This short and inexpensive volume presents a view of the nature and origin of empty space. The view presented is that our 4-dimensional space-time emerges from the finite group C2 X C2. It is utterly remarkable that of all the infinite number of finite groups only the C2 X C2 group has an emergent geometric space and that this emergent space exactly matches our observed 4-dimensional space-time. The detailed mathematics behind the emergence of our space-time are omitted from this short volume; they are available in other works by this author. It is hoped that this small and inexpensive volume will be easily understood at a non mathematical level. The expansion of the universe is explained as a natural consequence of the nature of our space-time and dark energy is discussed.
The theory of relativity convinced many philosophers that space and time are fundamentally alike, and that they are mere aspects of a more fundamental space-time. Ulrich Meyer argues against this consensus view. Instead of a 'spatial' account of time that treats instants like positions in space, he presents the first comprehensive defense of a 'modal' account that emphasizes the similarities between times and the possible worlds in modal logic. Contrary to popularbelief, such an account does not commit us to the view that there is something metaphysically special about the present moment, and is easily reconciled with the theory of relativity.
This concise book introduces nonphysicists to the core philosophical issues surrounding the nature and structure of space and time, and is also an ideal resource for physicists interested in the conceptual foundations of space-time theory. Tim Maudlin's broad historical overview examines Aristotelian and Newtonian accounts of space and time, and traces how Galileo's conceptions of relativity and space-time led to Einstein's special and general theories of relativity. Maudlin explains special relativity with enough detail to solve concrete physical problems while presenting general relativity in more qualitative terms. Additional topics include the Twins Paradox, the physical aspects of the Lorentz-FitzGerald contraction, the constancy of the speed of light, time travel, the direction of time, and more. Introduces nonphysicists to the philosophical foundations of space-time theory Provides a broad historical overview, from Aristotle to Einstein Explains special relativity geometrically, emphasizing the intrinsic structure of space-time Covers the Twins Paradox, Galilean relativity, time travel, and more Requires only basic algebra and no formal knowledge of physics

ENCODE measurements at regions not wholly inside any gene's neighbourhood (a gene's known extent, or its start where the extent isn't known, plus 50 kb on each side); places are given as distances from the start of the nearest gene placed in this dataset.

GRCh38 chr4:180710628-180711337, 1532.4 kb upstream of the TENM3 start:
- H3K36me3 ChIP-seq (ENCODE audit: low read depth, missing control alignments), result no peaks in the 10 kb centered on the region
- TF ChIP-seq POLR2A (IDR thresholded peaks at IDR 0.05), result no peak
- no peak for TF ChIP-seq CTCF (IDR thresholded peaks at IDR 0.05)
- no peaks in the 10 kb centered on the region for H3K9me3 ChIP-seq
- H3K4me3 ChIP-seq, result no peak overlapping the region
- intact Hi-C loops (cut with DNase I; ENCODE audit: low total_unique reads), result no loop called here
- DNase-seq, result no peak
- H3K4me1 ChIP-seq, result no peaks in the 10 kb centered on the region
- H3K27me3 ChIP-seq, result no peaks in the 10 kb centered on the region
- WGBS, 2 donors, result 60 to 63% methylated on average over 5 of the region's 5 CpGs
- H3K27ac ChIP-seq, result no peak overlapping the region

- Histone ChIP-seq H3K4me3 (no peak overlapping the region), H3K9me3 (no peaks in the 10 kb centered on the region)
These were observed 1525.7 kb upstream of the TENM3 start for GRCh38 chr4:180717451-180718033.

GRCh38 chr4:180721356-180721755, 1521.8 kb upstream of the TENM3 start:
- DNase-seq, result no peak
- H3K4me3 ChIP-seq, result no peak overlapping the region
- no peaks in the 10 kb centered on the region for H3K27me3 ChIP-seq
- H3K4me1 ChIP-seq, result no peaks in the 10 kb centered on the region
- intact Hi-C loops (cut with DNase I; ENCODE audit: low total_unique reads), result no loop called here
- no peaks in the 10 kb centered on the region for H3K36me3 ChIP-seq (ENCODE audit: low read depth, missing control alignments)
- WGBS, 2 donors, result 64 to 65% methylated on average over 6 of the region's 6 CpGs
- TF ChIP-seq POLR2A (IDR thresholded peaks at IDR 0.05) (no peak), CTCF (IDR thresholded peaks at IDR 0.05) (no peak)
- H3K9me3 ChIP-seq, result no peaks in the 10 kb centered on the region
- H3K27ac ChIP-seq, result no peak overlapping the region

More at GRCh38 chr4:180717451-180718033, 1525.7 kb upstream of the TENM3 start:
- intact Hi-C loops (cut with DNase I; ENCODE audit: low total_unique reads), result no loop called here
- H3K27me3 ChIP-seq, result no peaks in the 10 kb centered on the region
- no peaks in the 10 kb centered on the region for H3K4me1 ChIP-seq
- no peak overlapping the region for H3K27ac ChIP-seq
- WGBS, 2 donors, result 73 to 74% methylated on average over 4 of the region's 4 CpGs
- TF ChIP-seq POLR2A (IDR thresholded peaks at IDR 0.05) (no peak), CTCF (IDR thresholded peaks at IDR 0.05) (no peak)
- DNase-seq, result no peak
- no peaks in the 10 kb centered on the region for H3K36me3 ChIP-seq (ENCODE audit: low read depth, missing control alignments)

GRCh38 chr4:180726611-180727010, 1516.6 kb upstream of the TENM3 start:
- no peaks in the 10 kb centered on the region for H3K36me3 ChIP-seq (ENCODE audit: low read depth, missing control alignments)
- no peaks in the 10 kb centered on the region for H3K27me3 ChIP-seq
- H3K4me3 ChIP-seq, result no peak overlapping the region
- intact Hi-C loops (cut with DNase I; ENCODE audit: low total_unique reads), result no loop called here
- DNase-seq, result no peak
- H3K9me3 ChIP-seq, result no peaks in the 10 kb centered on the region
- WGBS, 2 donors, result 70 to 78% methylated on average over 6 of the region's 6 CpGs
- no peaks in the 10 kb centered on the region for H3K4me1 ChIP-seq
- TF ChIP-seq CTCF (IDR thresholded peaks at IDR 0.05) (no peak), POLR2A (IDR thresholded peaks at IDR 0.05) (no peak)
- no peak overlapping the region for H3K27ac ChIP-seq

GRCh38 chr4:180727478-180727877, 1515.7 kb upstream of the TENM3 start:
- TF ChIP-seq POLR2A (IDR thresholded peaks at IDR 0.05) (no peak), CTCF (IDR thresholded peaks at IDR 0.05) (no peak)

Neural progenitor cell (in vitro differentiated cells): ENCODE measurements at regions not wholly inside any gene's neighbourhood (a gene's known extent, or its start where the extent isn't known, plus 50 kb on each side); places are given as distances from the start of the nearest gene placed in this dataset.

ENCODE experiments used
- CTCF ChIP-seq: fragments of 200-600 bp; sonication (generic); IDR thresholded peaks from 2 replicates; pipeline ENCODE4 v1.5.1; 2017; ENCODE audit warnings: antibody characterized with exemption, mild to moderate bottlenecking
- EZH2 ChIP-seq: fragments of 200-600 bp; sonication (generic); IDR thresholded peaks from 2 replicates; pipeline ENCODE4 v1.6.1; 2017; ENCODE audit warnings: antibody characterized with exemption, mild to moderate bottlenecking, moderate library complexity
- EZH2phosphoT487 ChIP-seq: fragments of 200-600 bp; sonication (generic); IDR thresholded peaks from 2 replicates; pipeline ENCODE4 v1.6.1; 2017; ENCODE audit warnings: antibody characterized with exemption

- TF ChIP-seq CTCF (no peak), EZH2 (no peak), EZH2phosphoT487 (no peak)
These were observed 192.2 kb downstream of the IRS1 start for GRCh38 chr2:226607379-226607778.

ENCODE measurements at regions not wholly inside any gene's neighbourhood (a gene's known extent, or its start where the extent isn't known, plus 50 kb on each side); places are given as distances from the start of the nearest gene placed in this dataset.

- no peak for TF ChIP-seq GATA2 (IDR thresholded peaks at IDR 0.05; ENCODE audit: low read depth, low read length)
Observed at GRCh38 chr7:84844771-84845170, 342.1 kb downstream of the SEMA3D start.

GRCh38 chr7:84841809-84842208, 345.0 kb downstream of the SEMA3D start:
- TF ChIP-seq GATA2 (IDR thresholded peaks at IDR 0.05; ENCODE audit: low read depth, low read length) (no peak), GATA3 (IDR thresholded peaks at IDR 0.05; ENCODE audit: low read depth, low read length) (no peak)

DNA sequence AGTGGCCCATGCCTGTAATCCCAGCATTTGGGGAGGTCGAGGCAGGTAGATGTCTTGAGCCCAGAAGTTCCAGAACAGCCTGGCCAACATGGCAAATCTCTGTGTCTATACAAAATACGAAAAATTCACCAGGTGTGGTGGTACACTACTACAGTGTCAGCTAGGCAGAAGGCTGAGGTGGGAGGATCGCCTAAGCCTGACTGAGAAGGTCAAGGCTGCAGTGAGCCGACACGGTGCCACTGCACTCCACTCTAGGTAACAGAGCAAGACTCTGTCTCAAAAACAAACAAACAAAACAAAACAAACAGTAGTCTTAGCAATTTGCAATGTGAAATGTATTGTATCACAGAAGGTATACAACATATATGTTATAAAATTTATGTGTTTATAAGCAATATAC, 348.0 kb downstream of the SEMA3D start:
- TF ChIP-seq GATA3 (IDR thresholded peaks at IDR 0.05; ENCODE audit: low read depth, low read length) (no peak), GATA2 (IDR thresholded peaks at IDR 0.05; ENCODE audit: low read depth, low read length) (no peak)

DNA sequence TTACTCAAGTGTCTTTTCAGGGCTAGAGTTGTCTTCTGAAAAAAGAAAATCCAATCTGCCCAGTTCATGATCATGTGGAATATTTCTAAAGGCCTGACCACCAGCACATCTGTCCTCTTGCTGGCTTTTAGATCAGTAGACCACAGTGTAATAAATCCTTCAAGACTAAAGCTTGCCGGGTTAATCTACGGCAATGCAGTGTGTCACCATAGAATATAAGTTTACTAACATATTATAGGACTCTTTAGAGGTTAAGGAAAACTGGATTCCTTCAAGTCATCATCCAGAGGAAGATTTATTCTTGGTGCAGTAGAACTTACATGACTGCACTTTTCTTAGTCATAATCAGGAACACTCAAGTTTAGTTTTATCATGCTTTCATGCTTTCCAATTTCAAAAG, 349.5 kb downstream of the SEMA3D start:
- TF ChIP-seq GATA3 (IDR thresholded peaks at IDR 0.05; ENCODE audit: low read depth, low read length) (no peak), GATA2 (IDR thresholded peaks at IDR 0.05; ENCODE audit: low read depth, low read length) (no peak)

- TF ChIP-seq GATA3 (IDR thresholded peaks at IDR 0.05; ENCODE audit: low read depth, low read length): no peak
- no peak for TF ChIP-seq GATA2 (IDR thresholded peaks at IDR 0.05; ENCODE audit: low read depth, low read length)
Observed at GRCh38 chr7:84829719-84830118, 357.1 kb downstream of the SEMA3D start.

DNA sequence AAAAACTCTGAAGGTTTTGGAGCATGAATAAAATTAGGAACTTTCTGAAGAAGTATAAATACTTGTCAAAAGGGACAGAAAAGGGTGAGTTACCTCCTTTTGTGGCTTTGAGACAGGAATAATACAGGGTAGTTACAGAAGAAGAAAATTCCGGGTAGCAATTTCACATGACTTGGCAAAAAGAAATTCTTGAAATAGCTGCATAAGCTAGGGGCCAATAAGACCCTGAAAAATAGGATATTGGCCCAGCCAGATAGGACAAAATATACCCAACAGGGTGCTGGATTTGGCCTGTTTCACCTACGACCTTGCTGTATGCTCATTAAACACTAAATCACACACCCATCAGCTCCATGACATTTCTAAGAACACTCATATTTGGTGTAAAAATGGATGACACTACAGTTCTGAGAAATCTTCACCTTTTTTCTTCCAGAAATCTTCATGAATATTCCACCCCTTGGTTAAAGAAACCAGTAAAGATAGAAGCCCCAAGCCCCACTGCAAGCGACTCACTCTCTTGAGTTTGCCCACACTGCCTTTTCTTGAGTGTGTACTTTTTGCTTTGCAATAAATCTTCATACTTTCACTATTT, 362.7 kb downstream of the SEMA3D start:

Leibniz’s metaphysics of space and time stands at the centre of his philosophy and is one of the high-water marks in the history of the philosophy of science. In this work, Futch provides the first systematic and comprehensive examination of Leibniz’s thought on this subject. In addition to elucidating the nature of Leibniz’s relationalism, the book fills a lacuna in existing scholarship by examining his views on the topological structure of space and time, including the unity and unboundedness of space and time. It is shown that, like many of his more recent counterparts, Leibniz adopts a causal theory of time where temporal facts are grounded on causal facts, and that his approach to time represents a precursor to non-tensed theories of time. Futch then goes on to situate Leibniz’s philosophy of space and time within the broader context of his idealistic metaphysics and natural theology. Emphasizing the historical background of Leibniz’s thought, the book also places him in dialogue with contemporary philosophy of science, underscoring the enduring philosophical interest of Leibniz’s metaphysics of time and space.